View Full Version : Algebraic proofs?

Carol S
04-30-2012, 02:23 PM
Do you know of any algebra curricula that teach formal algebraic proofs? We did this in my honors algebra I class, but nobody else did, and doing them does not appear to be the norm. But I really think it was valuable training just for logical thinking, as well as mathematical thinking, and it make geometry pretty much of a snap.

I'd love to find one that includes this, or at least some way to guide me so that I could introduce it to them on my own.

04-30-2012, 04:22 PM
Would that be classified as "Linear Algebra"? :unsure:

I know my dh's aunt taught math at a prep school in St. Louis for many years. When she was visiting I asked her her thoughts about different algebra curriculums. She said the best one she ever saw, and taught, was one that incorporated Alg w/ Geom., it was called an integrated approach.

I know that Life of Fred combines Alg. 1, Geom. and Alg 2 all in one book. She didn't look at our LOF book in depth so had no comment specifically about LOF, but she said anything that can get all of those working together, so the kids see the connections from the beginning, is the best way to go.

I can ask her what the curriculum was that they used in her school. I know they dropped it after she was no longer teaching the course (she moved on to being the Dean of the school). It was so different, none of the other teachers were willing to learn how to do it, let alone how to teach it. She was disappointed that they dropped that class.

Gitel in nj
04-30-2012, 10:45 PM
Would that be classified as "Linear Algebra"? :unsure:

I don't know the answer to your question, however I am pretty certain that the answer is NOT Linear Algebra. My DS will be taking linear Algebra next year after having taken Honors Algebra 1, Honors Geometry, Honors, Algebra 2, and AP Calculus AB--only 2 or 3 other kids in his school are willing to even go near the class. The rest of the kids on his track have opted for AP Stats.

Susan Seaman
05-01-2012, 01:08 PM
It's not Linear Algebra - Linear Algebra deals with matrices.

I remember doing Algebraic proofs back in high school - in a class that we called Algebra III back then. I particularly remember having to prove the Binomial Theorem.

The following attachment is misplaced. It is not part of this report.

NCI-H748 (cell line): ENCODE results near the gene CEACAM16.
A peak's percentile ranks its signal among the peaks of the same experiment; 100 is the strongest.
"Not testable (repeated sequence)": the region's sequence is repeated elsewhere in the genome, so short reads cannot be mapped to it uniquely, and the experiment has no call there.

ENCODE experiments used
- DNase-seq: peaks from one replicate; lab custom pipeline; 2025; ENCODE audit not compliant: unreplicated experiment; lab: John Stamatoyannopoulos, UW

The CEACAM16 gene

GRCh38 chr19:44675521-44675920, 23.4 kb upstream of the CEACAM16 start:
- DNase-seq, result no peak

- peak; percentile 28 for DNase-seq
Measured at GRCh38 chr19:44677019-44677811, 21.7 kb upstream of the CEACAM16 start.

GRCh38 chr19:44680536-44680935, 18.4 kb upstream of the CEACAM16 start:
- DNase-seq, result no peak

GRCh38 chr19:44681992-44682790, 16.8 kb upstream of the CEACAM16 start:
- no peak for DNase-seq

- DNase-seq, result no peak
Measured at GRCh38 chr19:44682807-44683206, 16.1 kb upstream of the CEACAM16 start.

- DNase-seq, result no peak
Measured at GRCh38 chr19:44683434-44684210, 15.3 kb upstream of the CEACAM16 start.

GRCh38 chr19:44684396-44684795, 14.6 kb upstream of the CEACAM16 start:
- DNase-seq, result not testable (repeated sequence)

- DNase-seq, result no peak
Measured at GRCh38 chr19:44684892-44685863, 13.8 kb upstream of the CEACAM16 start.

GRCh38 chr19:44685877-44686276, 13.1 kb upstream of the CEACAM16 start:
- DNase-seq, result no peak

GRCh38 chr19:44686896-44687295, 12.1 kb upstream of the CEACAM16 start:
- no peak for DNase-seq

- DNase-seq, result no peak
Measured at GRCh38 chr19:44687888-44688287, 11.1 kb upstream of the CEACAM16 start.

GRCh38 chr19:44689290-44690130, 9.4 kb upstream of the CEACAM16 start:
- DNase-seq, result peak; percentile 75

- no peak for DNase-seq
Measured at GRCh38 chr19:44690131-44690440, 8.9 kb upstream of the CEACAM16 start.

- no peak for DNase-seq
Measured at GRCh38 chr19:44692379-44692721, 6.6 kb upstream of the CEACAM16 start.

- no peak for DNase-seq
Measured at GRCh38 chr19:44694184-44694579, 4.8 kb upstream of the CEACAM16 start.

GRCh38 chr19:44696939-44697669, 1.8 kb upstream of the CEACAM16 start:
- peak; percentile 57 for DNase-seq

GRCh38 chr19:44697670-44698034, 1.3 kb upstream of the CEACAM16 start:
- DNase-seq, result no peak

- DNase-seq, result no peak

That's the only time I did something like that even all through college where I had calculus, differential equations, math modeling, etc.

If I'm thinking right, proofs of this type are called inductive proofs (as opposed to deductive proofs normally done in geometry). You might do some google searches about what curriculum includes inductive proofs.

Susan Seaman
05-01-2012, 07:09 PM
Or did you possibly mean the logic-type proofs that used to be done in math - the statements with the p's and q's. I remember doing those in Alg. II. I don't know of a curriculum that does these now except Bob Jones Geometry did a little. I know that the Saxon curriculum didn't cover them.

Gitel in nj
05-01-2012, 07:31 PM
It's not Linear Algebra - Linear Algebra deals with matrices.

Thanks for explaining that Susan..no wonder he wants to do it, the kid is fascinated by matrices. He once tried to explain something about them to me and I didn't understand a word. :roflol: Fortunately Architects don't really need to know much more than Geometry and Algebra 1.

Good luck Carol, finding what you are looking for!

Susan Seaman
05-02-2012, 03:57 PM
I love matrices, too! With them as a tool, you basically learn the easy way to do most of the stuff you did in Alg. I and II. I can remember being really aggravated that we learned the hard way first.

Most curricula do teach matrices in Alg. II (and there is usually at least one question on the ACT involving them), but Linear Algebra is a whole class just on that subject.